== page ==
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Coal Continues to Thrive Despite Pledges for Clean Energy

Coal Continues to Thrive Despite Pledges for Clean Energy

Despite global commitments to clean…

Record Surge in Global Coal Capacity Led by China

Record Surge in Global Coal Capacity Led by China

China’s massive annual additions of…

Al Fin

Al Fin

Al Fin runs a number of very successful blogs that cover, energy, technology, news and politics.

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An In Depth Look at Coal

The energy we get from coal today comes from the energy that plants absorbed from the sun millions of years ago. All living plants store solar energy through a process known as photosynthesis. When plants die, this energy is usually released as the plants decay. Under conditions favourable to coal formation, the decaying process is interrupted, preventing the release of the stored solar energy. The energy is locked into the coal.

Coal formation began during the Carboniferous Period - known as the first coal age - which spanned 360 million to 290 million years ago. The build-up of silt and other sediments, together with movements in the earth's crust - known as tectonic movements - buried swamps and peat bogs, often to great depths. With burial, the plant material was subjected to high temperatures and pressures. This caused physical and chemical changes in the vegetation, transforming it into peat and then into coal.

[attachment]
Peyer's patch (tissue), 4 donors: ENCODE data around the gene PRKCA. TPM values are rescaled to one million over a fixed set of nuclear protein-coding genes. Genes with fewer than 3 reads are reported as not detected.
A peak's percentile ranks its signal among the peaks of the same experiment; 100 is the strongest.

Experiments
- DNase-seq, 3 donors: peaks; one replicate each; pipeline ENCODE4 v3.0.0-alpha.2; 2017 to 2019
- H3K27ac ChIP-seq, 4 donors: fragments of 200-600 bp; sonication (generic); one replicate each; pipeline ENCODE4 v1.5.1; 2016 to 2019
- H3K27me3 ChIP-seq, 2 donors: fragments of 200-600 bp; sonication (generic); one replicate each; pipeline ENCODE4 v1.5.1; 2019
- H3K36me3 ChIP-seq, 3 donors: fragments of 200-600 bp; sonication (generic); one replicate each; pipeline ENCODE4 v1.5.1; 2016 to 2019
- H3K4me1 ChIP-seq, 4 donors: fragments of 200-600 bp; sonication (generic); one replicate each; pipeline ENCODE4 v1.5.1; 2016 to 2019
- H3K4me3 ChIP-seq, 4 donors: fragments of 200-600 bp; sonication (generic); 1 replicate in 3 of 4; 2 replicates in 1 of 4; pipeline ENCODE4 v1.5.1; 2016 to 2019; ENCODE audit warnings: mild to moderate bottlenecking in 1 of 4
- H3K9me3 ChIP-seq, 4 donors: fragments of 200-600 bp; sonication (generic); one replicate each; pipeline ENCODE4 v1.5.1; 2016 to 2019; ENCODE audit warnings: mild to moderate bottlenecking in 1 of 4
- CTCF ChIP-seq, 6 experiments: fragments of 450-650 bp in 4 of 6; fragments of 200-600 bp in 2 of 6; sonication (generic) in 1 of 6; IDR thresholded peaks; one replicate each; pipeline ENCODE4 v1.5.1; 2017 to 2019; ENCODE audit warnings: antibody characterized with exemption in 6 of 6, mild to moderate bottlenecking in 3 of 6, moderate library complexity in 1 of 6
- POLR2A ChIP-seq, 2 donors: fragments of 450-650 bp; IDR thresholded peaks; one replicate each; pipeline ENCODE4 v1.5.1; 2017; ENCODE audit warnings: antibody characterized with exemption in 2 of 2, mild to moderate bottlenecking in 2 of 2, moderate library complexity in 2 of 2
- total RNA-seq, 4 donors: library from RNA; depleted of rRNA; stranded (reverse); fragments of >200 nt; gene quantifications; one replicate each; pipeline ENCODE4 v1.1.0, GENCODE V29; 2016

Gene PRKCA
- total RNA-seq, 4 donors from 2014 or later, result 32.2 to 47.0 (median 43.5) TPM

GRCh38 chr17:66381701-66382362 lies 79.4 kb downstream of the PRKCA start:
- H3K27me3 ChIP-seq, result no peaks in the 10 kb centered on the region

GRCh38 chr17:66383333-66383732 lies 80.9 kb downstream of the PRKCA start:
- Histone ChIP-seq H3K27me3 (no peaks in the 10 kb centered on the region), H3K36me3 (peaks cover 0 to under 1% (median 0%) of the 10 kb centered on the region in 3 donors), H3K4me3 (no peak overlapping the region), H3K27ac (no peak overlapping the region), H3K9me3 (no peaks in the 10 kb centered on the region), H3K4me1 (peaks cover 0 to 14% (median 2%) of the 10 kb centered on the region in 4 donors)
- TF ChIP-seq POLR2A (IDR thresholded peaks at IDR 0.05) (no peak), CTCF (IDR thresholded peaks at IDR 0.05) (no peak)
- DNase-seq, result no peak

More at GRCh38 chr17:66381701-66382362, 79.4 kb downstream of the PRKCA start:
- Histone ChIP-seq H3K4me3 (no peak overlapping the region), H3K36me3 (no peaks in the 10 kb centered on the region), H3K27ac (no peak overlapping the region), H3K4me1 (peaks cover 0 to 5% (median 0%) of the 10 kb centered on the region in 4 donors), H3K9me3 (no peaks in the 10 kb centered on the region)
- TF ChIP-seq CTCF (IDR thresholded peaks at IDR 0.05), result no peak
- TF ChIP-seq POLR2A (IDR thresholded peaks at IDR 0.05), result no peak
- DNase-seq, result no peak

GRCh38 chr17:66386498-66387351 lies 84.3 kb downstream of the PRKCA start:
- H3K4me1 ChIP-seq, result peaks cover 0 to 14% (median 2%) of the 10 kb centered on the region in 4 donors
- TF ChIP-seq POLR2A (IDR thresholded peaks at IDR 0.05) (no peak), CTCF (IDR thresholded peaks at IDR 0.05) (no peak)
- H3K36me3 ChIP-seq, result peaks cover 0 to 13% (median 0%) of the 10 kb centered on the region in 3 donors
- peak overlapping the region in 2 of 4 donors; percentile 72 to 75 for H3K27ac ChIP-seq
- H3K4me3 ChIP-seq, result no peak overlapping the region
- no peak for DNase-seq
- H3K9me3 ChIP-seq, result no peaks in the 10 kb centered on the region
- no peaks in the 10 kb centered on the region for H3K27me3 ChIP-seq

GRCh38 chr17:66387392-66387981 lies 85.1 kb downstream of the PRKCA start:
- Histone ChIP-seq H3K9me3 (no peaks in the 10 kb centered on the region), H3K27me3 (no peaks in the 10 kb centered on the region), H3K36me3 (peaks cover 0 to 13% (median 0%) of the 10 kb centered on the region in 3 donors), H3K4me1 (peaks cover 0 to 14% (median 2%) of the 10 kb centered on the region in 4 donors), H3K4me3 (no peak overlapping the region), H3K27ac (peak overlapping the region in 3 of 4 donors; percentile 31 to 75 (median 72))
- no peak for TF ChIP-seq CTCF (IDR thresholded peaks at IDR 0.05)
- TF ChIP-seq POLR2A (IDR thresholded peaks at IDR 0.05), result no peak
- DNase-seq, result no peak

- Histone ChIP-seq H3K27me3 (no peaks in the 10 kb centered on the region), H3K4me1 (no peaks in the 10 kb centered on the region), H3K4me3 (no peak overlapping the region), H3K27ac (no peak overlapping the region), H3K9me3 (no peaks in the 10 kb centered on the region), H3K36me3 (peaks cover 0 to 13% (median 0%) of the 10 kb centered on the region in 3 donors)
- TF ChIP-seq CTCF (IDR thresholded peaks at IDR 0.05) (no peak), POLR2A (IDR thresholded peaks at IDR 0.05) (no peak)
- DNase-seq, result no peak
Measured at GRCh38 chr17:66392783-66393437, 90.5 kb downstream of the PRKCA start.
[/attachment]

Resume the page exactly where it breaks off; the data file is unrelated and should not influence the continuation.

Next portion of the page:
Coal formation
Images from World Coal Org

Proven coal reserves are sufficient to meet world demand at current levels for about 120 years. But proven coal reserves are only a fraction of the total coal resource. Proven reserves are apt to expand significantly should the need ever arise.

Resource The amount of coal that may be present in a deposit or coalfield. This does not take into account the feasibility of mining the coal economically. Not all resources are recoverable using current technology.
Reserves Reserves can be defined in terms of proved (or measured) reserves and probable (or indicated) reserves. Probable results have been estimated with a lower degree of confidence than proved reserves.
Proved Reserves Reserves that are not only considered to be recoverable but can also be recovered economically. This means they take into account what current mining technology can achieve and the economics of recovery. Proved reserves will therefore change according to the price of coal; if the price of coal is low proved reserves will decrease. _ worldcoal.org

Coal Production

The chart above displays global reserves of coal, gas, and oil by region. As with coal, gas and oil reserves are ranked as proved or not proved. Proved reserves are apt to increase as economic conditions and technological sophistication changes. A good example of that is the huge expansion of shale energy resulting from improvements in horizontal drilling and fracking technologies.

USA Coal Deposits